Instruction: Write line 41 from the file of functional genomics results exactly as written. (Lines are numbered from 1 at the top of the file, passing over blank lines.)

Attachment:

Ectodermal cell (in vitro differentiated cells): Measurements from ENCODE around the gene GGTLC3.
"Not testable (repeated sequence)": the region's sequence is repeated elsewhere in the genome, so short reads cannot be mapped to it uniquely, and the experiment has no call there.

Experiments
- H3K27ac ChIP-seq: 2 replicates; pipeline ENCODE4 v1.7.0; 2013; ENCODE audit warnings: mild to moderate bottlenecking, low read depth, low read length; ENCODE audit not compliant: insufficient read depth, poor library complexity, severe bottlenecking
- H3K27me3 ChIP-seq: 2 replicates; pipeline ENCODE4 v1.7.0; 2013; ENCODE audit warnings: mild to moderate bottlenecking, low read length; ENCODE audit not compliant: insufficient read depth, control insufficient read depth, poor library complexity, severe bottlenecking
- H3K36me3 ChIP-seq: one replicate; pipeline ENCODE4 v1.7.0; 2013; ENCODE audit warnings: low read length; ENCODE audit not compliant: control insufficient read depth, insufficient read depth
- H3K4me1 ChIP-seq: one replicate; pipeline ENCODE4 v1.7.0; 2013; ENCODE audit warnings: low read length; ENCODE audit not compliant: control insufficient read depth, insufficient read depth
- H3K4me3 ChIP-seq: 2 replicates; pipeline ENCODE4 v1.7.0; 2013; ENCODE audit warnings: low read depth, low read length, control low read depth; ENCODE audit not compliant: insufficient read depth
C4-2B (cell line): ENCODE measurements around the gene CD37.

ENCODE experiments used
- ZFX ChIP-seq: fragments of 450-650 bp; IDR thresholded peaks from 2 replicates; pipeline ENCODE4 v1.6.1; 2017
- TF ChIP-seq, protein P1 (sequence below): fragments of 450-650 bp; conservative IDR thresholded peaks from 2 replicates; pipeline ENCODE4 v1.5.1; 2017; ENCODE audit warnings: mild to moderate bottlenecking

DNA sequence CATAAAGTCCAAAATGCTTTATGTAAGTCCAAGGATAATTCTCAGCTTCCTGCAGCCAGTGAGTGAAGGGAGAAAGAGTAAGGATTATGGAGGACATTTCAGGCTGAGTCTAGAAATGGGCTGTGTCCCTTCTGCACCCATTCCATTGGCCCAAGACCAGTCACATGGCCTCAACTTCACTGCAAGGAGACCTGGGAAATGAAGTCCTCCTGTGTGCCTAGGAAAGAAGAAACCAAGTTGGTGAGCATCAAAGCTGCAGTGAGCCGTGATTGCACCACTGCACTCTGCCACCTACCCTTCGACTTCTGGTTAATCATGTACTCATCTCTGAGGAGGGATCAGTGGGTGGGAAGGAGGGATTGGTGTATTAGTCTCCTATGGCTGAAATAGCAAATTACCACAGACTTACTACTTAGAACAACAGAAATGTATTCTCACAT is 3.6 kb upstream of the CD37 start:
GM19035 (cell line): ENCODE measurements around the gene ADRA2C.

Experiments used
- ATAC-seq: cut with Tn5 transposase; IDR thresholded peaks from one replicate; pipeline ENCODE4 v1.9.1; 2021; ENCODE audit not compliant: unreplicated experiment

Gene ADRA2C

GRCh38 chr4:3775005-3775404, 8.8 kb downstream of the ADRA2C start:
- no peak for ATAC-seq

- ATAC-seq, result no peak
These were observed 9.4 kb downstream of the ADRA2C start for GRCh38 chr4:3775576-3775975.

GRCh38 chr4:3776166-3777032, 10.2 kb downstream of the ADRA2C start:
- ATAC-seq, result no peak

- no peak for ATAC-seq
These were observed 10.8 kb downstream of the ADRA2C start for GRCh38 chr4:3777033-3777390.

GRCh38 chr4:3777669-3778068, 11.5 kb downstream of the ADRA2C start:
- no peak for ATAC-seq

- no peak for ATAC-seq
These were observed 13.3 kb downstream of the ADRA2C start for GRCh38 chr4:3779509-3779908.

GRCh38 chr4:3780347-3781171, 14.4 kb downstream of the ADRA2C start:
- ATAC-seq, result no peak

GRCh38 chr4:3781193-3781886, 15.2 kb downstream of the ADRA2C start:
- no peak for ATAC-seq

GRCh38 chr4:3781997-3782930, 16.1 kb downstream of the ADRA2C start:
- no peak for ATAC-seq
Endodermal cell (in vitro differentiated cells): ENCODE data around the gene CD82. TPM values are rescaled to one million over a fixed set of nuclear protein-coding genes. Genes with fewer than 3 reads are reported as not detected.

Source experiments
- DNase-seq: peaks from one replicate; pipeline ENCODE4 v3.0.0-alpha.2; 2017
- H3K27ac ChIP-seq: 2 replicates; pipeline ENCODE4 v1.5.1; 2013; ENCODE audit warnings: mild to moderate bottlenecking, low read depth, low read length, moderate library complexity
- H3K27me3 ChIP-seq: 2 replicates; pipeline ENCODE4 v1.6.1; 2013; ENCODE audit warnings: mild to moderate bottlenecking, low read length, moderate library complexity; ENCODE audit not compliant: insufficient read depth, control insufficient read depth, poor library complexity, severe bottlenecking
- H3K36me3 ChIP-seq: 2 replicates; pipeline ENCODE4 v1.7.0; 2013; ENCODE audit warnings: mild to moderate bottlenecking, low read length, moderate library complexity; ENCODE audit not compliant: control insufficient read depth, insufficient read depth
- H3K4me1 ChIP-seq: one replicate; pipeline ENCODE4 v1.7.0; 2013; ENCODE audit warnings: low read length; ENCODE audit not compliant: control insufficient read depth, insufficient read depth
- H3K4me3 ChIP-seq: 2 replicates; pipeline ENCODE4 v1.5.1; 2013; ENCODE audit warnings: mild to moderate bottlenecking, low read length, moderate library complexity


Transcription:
- H3K36me3 ChIP-seq: 2 replicates; pipeline ENCODE4 v1.7.0; 2013; ENCODE audit warnings: mild to moderate bottlenecking, low read length, moderate library complexity; ENCODE audit not compliant: control insufficient read depth, insufficient read depth